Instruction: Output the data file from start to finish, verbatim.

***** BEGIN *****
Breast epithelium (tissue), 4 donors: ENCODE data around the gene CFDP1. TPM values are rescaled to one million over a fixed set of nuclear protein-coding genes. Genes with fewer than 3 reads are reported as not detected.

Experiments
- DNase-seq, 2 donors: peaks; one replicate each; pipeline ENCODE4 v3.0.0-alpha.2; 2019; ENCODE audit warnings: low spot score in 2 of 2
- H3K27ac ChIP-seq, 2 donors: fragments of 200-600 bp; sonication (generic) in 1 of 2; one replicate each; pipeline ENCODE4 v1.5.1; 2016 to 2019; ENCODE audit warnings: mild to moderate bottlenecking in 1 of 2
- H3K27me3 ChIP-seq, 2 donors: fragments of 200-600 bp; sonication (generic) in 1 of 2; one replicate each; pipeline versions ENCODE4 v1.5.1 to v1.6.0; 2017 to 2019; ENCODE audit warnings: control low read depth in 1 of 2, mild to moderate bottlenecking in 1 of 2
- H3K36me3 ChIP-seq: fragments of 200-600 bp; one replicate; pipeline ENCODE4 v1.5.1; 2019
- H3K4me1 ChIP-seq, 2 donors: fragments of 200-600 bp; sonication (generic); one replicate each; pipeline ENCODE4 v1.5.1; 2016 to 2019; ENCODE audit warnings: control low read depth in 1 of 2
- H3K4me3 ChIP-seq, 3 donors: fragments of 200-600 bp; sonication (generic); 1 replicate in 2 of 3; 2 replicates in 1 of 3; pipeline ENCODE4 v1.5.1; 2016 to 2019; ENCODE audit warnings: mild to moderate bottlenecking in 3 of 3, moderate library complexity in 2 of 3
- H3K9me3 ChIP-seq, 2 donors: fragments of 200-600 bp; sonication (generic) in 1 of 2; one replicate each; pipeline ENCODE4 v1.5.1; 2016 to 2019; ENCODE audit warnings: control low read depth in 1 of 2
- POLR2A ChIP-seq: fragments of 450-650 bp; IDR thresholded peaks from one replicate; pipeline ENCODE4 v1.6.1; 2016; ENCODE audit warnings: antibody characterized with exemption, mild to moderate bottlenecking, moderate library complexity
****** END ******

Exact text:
Breast epithelium (tissue), 4 donors: ENCODE data around the gene CFDP1. TPM values are rescaled to one million over a fixed set of nuclear protein-coding genes. Genes with fewer than 3 reads are reported as not detected.

Experiments
- DNase-seq, 2 donors: peaks; one replicate each; pipeline ENCODE4 v3.0.0-alpha.2; 2019; ENCODE audit warnings: low spot score in 2 of 2
- H3K27ac ChIP-seq, 2 donors: fragments of 200-600 bp; sonication (generic) in 1 of 2; one replicate each; pipeline ENCODE4 v1.5.1; 2016 to 2019; ENCODE audit warnings: mild to moderate bottlenecking in 1 of 2
- H3K27me3 ChIP-seq, 2 donors: fragments of 200-600 bp; sonication (generic) in 1 of 2; one replicate each; pipeline versions ENCODE4 v1.5.1 to v1.6.0; 2017 to 2019; ENCODE audit warnings: control low read depth in 1 of 2, mild to moderate bottlenecking in 1 of 2
- H3K36me3 ChIP-seq: fragments of 200-600 bp; one replicate; pipeline ENCODE4 v1.5.1; 2019
- H3K4me1 ChIP-seq, 2 donors: fragments of 200-600 bp; sonication (generic); one replicate each; pipeline ENCODE4 v1.5.1; 2016 to 2019; ENCODE audit warnings: control low read depth in 1 of 2
- H3K4me3 ChIP-seq, 3 donors: fragments of 200-600 bp; sonication (generic); 1 replicate in 2 of 3; 2 replicates in 1 of 3; pipeline ENCODE4 v1.5.1; 2016 to 2019; ENCODE audit warnings: mild to moderate bottlenecking in 3 of 3, moderate library complexity in 2 of 3
- H3K9me3 ChIP-seq, 2 donors: fragments of 200-600 bp; sonication (generic) in 1 of 2; one replicate each; pipeline ENCODE4 v1.5.1; 2016 to 2019; ENCODE audit warnings: control low read depth in 1 of 2
- POLR2A ChIP-seq: fragments of 450-650 bp; IDR thresholded peaks from one replicate; pipeline ENCODE4 v1.6.1; 2016; ENCODE audit warnings: antibody characterized with exemption, mild to moderate bottlenecking, moderate library complexity